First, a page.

The Confederates, of course, proved to be Ewell's entire corps. About noon, Warren's lead regiments discovered Ewell's position on the west edge of a clearing called Saunders Field and received an ungracious greeting. "The very moment we appeared," testified an officer in the 140th New York, "[they] gave us a volley at long range, but evidently with very deliberate aim, and with serious effect." The Battle of the Wilderness was on.

Warren hustled additional troops toward Saunders Field from his headquarters at the Lacy House. The Unionists attacked on a front more than a mile wide, overlapping both ends of the clearing. The fighting ebbed and flowed often dissolving into isolated combat between small units confused by the bewildering forest, "bushwhacking on a grand scale," one participant called it. By nightfall a deadly stalemate settled over the Turnpike.

Three miles south along the Plank Road, another battle raged unrelated to the action on Ewell's front. Two of A.P. Hill's divisions pressed east toward the primary north-south avenue through the Wilderness: the Brock Road. If they could seize this intersection quickly, they would isolate Hancock's corps, south of the Plank Road, from the rest of the Union army. Grant recognized the peril and hurried one of Sedgwick's divisions to the vital crossroads.

These Northerners arrived in the nick of time and later, in cooperation with Hancock, began to drive Hill's overmatched brigades west through the forest. Fortunately for the Confederates, darkness closed the fighting for the day.

Lee expected Longstreet's corps to relieve Hill on the Plank Road that night. Hill, anticipating Longstreet's arrival, refused to redeploy his exhausted troops to meet renewed attacks in the morning. This miscalculation proved nearly disastrous to the Army of Northern Virginia.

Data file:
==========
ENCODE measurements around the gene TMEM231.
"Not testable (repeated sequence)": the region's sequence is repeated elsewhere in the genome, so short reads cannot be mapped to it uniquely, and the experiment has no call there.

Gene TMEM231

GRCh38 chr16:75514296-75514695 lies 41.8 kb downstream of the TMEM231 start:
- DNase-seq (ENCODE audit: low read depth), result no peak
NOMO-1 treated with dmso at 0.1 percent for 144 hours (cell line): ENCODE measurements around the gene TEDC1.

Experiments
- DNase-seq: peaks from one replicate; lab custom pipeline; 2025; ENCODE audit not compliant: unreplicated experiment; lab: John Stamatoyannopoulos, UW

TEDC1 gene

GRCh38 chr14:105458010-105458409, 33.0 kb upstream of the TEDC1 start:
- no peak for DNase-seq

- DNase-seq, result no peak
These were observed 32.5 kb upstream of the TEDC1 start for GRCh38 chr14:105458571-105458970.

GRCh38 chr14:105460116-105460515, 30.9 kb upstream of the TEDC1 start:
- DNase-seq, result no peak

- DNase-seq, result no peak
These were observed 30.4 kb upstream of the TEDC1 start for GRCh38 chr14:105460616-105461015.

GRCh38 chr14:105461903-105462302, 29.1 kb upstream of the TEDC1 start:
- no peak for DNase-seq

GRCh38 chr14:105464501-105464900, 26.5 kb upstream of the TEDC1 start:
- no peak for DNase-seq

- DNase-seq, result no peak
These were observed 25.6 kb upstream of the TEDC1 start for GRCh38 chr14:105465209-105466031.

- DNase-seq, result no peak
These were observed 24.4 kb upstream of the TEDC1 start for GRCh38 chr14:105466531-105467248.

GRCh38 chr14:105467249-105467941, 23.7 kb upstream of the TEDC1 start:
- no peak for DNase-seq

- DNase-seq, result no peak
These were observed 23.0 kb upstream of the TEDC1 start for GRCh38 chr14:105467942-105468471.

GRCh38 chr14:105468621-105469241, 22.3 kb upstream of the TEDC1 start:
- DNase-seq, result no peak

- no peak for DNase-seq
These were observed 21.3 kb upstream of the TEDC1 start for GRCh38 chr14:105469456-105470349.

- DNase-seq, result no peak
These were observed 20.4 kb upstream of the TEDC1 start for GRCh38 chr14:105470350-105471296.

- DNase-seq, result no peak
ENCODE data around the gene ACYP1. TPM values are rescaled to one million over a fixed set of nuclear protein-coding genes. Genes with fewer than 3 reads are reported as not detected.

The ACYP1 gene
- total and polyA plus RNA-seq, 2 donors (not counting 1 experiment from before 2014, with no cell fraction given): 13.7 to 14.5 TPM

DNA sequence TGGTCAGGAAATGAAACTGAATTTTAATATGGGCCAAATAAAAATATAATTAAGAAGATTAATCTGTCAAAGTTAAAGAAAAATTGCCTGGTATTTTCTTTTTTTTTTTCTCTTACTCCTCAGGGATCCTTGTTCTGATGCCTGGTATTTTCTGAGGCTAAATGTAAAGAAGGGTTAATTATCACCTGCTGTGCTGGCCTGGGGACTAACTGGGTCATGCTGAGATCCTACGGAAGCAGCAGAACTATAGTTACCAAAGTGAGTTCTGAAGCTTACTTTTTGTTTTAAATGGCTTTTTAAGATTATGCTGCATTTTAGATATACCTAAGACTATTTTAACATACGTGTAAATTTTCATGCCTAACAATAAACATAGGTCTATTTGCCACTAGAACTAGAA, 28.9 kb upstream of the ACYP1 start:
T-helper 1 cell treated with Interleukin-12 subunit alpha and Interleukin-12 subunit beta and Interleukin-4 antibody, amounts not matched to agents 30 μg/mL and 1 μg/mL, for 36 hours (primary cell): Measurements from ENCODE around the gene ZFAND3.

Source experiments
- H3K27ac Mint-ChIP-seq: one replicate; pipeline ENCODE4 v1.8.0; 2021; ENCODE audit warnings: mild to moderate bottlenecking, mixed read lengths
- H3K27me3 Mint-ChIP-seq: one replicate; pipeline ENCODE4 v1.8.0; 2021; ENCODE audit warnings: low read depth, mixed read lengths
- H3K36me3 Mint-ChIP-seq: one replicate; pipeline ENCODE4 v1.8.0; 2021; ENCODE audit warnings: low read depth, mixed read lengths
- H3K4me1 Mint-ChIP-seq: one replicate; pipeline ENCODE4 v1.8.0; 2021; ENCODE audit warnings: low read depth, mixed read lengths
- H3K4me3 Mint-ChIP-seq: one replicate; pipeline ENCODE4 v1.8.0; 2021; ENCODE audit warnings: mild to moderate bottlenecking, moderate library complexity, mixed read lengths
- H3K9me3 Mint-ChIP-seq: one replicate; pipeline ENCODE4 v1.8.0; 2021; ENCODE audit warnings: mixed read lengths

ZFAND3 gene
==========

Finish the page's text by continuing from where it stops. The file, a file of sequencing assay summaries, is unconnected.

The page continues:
For a variety of reasons, Longstreet had fallen hours behind schedule. Hancock's 5:00 a.m. offensive on May 6 therefore pitted 23,000 Unionists against only Hill's unprepared divisions, and overwhelmed them. A single line of Southern artillery, posted on the western edge of the Widow Tapp's Farm, now provided the sole opposition to Hancock's surging masses. The guns could not survive long unsupported by infantry. Lee faced a crisis.

Just then a ragged line of soldiers emerged from the forest to the west. "What brigade is this?" inquired Lee. "The Texas brigade!" came the response. Lee knew the only Texans in his army belonged to the First Corps. Longstreet was up! These troops along with others from Arkansas, Georgia, and Alabama charged the blue ranks before them and halted Hancock's advance at the price of 50 percent casualties in several regiments.